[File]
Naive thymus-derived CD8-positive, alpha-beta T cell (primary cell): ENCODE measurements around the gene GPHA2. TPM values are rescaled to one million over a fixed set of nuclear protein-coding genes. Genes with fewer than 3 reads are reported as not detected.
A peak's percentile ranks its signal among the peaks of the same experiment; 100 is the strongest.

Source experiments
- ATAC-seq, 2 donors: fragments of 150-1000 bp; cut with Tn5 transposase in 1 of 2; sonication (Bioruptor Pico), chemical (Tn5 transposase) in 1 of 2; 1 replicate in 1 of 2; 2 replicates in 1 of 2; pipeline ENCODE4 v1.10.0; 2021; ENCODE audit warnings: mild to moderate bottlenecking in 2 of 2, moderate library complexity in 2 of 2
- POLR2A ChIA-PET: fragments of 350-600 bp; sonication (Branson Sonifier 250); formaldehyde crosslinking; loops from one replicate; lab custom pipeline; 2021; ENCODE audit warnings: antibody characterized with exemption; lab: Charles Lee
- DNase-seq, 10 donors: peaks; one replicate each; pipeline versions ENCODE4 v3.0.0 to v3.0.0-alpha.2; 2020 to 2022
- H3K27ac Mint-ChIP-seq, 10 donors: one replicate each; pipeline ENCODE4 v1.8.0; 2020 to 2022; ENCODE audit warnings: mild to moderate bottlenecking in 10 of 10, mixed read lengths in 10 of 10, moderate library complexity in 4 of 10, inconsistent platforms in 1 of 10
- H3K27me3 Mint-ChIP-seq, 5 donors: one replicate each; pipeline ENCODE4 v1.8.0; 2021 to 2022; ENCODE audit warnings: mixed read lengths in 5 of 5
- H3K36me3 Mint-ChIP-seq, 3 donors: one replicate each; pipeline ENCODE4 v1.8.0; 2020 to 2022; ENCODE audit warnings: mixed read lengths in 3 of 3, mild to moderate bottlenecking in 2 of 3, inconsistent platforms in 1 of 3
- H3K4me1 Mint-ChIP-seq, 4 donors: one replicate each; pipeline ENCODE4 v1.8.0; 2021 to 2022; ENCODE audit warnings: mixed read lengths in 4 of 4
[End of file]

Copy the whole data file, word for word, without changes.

Naive thymus-derived CD8-positive, alpha-beta T cell (primary cell): ENCODE measurements around the gene GPHA2. TPM values are rescaled to one million over a fixed set of nuclear protein-coding genes. Genes with fewer than 3 reads are reported as not detected.
A peak's percentile ranks its signal among the peaks of the same experiment; 100 is the strongest.

Source experiments
- ATAC-seq, 2 donors: fragments of 150-1000 bp; cut with Tn5 transposase in 1 of 2; sonication (Bioruptor Pico), chemical (Tn5 transposase) in 1 of 2; 1 replicate in 1 of 2; 2 replicates in 1 of 2; pipeline ENCODE4 v1.10.0; 2021; ENCODE audit warnings: mild to moderate bottlenecking in 2 of 2, moderate library complexity in 2 of 2
- POLR2A ChIA-PET: fragments of 350-600 bp; sonication (Branson Sonifier 250); formaldehyde crosslinking; loops from one replicate; lab custom pipeline; 2021; ENCODE audit warnings: antibody characterized with exemption; lab: Charles Lee
- DNase-seq, 10 donors: peaks; one replicate each; pipeline versions ENCODE4 v3.0.0 to v3.0.0-alpha.2; 2020 to 2022
- H3K27ac Mint-ChIP-seq, 10 donors: one replicate each; pipeline ENCODE4 v1.8.0; 2020 to 2022; ENCODE audit warnings: mild to moderate bottlenecking in 10 of 10, mixed read lengths in 10 of 10, moderate library complexity in 4 of 10, inconsistent platforms in 1 of 10
- H3K27me3 Mint-ChIP-seq, 5 donors: one replicate each; pipeline ENCODE4 v1.8.0; 2021 to 2022; ENCODE audit warnings: mixed read lengths in 5 of 5
- H3K36me3 Mint-ChIP-seq, 3 donors: one replicate each; pipeline ENCODE4 v1.8.0; 2020 to 2022; ENCODE audit warnings: mixed read lengths in 3 of 3, mild to moderate bottlenecking in 2 of 3, inconsistent platforms in 1 of 3
- H3K4me1 Mint-ChIP-seq, 4 donors: one replicate each; pipeline ENCODE4 v1.8.0; 2021 to 2022; ENCODE audit warnings: mixed read lengths in 4 of 4